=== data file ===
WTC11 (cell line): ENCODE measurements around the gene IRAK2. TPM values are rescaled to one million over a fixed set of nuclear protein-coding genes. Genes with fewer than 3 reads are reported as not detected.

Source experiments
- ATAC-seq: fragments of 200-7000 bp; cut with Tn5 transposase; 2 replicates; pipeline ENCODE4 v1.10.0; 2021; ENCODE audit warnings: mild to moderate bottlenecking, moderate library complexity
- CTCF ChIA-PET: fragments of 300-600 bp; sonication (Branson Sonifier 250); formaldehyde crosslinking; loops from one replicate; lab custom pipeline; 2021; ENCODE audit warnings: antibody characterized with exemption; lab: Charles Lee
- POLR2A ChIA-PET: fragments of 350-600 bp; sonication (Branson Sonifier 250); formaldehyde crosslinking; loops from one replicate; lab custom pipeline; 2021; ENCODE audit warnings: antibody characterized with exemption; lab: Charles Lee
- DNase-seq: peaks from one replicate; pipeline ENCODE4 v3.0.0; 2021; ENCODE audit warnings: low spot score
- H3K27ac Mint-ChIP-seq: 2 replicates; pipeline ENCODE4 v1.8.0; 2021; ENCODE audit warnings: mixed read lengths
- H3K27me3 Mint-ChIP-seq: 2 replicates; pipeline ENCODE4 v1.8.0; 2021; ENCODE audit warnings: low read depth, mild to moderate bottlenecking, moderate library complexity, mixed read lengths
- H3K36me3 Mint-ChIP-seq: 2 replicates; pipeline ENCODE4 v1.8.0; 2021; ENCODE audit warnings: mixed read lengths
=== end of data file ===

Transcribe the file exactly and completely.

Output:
WTC11 (cell line): ENCODE measurements around the gene IRAK2. TPM values are rescaled to one million over a fixed set of nuclear protein-coding genes. Genes with fewer than 3 reads are reported as not detected.

Source experiments
- ATAC-seq: fragments of 200-7000 bp; cut with Tn5 transposase; 2 replicates; pipeline ENCODE4 v1.10.0; 2021; ENCODE audit warnings: mild to moderate bottlenecking, moderate library complexity
- CTCF ChIA-PET: fragments of 300-600 bp; sonication (Branson Sonifier 250); formaldehyde crosslinking; loops from one replicate; lab custom pipeline; 2021; ENCODE audit warnings: antibody characterized with exemption; lab: Charles Lee
- POLR2A ChIA-PET: fragments of 350-600 bp; sonication (Branson Sonifier 250); formaldehyde crosslinking; loops from one replicate; lab custom pipeline; 2021; ENCODE audit warnings: antibody characterized with exemption; lab: Charles Lee
- DNase-seq: peaks from one replicate; pipeline ENCODE4 v3.0.0; 2021; ENCODE audit warnings: low spot score
- H3K27ac Mint-ChIP-seq: 2 replicates; pipeline ENCODE4 v1.8.0; 2021; ENCODE audit warnings: mixed read lengths
- H3K27me3 Mint-ChIP-seq: 2 replicates; pipeline ENCODE4 v1.8.0; 2021; ENCODE audit warnings: low read depth, mild to moderate bottlenecking, moderate library complexity, mixed read lengths
- H3K36me3 Mint-ChIP-seq: 2 replicates; pipeline ENCODE4 v1.8.0; 2021; ENCODE audit warnings: mixed read lengths